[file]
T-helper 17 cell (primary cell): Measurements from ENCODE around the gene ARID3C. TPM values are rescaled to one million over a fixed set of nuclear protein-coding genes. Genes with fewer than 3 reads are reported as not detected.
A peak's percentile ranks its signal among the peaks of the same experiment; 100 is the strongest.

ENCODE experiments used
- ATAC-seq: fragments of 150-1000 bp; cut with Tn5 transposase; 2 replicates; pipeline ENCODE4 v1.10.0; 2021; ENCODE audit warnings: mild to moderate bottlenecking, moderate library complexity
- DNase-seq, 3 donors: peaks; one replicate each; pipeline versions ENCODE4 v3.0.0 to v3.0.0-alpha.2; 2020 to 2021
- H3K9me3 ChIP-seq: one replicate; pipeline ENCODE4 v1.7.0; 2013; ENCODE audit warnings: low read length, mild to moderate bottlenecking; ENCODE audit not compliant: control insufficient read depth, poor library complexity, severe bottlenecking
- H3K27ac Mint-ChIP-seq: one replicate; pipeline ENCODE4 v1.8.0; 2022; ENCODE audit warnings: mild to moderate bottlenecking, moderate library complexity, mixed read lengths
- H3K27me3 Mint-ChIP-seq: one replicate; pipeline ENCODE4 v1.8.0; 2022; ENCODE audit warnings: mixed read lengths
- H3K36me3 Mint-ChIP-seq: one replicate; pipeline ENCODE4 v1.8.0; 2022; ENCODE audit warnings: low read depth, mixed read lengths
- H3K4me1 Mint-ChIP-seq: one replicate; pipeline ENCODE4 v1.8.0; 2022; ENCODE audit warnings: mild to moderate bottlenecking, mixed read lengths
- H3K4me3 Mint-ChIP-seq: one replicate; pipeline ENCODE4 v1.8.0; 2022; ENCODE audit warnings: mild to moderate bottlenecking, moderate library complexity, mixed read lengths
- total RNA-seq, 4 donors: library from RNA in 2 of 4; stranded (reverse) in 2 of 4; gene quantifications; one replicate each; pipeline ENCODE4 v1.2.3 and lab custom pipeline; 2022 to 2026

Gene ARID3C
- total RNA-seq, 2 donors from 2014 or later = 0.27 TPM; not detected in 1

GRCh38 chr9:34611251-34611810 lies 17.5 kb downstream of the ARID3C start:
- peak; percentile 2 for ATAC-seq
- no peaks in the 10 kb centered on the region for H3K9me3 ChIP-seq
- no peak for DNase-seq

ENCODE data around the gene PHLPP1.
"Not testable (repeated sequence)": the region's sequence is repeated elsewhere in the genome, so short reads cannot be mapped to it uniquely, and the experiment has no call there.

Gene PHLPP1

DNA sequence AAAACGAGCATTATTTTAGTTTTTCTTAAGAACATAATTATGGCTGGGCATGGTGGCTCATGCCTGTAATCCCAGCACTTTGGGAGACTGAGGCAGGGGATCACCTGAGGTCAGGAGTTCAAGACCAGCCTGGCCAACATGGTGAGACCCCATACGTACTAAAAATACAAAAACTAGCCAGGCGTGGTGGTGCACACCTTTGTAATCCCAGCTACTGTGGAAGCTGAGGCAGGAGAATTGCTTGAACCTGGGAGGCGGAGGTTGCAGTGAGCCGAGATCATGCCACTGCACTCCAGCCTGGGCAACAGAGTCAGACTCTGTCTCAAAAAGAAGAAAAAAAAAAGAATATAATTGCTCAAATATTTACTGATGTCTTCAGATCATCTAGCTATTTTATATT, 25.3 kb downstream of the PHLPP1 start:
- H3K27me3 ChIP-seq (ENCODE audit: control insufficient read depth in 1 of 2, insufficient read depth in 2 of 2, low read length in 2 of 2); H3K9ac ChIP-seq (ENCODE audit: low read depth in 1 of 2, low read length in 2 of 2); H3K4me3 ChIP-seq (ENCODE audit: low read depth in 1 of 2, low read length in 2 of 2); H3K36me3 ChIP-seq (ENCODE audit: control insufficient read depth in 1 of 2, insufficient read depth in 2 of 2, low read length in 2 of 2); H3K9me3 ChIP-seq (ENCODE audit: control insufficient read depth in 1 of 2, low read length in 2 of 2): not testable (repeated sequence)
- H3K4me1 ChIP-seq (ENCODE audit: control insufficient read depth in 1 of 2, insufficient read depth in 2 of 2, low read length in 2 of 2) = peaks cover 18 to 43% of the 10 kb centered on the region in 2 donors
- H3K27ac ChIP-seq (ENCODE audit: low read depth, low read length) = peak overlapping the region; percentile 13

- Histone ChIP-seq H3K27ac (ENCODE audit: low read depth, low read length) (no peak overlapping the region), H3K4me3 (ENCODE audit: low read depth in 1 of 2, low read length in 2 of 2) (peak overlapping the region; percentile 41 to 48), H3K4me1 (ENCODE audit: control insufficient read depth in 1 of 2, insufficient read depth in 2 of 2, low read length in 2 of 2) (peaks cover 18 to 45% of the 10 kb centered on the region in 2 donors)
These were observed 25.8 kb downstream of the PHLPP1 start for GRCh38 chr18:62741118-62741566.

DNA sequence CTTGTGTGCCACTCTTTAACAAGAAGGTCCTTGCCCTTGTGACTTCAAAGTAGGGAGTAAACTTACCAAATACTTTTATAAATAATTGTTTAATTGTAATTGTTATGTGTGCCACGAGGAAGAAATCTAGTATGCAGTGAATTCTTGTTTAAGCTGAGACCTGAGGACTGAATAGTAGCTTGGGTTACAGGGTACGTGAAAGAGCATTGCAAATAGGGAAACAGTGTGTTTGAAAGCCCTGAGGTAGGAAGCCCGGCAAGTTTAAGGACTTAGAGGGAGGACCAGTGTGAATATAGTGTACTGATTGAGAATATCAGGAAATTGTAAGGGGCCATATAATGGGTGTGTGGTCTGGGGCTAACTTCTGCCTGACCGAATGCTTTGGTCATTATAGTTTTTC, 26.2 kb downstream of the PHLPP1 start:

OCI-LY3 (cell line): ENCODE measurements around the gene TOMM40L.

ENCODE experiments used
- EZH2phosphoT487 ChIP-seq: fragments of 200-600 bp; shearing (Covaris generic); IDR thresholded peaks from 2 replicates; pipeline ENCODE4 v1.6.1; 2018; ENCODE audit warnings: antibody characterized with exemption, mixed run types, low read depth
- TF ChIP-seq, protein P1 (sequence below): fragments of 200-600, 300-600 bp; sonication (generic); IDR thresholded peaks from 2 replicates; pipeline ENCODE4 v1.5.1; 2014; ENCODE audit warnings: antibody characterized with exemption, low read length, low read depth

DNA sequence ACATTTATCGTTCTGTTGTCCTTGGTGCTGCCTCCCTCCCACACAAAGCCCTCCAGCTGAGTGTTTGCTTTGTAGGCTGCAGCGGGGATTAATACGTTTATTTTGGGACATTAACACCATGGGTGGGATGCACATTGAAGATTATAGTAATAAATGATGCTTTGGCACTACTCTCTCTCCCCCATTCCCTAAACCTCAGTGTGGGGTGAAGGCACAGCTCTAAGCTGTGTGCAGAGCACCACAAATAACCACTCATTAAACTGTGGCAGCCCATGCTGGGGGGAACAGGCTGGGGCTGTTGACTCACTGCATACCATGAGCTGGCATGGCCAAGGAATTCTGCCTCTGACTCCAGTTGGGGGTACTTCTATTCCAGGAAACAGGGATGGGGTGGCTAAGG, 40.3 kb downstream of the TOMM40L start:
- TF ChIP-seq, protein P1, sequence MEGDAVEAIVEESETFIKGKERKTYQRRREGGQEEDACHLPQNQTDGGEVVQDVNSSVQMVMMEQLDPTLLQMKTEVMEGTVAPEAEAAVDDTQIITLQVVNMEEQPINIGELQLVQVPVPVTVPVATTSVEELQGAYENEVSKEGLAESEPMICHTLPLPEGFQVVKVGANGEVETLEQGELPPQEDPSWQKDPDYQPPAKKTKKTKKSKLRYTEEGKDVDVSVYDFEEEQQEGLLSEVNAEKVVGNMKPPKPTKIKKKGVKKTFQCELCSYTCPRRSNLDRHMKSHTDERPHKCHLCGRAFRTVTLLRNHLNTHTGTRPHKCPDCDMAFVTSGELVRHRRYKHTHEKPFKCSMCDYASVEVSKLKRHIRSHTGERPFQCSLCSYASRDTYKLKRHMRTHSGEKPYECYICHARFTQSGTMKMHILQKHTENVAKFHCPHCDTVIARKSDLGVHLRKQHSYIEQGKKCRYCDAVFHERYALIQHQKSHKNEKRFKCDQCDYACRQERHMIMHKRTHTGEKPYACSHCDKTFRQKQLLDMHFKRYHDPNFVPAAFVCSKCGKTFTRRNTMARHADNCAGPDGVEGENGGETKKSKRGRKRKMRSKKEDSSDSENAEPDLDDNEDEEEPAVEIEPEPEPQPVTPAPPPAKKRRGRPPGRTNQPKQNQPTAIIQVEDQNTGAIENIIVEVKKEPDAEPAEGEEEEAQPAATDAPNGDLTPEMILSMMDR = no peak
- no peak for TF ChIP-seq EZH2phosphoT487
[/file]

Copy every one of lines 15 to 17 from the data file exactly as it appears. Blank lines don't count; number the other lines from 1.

GRCh38 chr9:34611251-34611810 lies 17.5 kb downstream of the ARID3C start:
- peak; percentile 2 for ATAC-seq
- no peaks in the 10 kb centered on the region for H3K9me3 ChIP-seq